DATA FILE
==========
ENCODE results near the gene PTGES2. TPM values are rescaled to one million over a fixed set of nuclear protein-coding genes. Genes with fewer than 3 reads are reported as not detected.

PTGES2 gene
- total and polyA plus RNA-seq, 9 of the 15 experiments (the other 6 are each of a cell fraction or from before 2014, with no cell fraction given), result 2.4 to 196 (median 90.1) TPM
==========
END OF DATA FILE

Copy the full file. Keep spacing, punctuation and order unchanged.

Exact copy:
ENCODE results near the gene PTGES2. TPM values are rescaled to one million over a fixed set of nuclear protein-coding genes. Genes with fewer than 3 reads are reported as not detected.

PTGES2 gene
- total and polyA plus RNA-seq, 9 of the 15 experiments (the other 6 are each of a cell fraction or from before 2014, with no cell fraction given), result 2.4 to 196 (median 90.1) TPM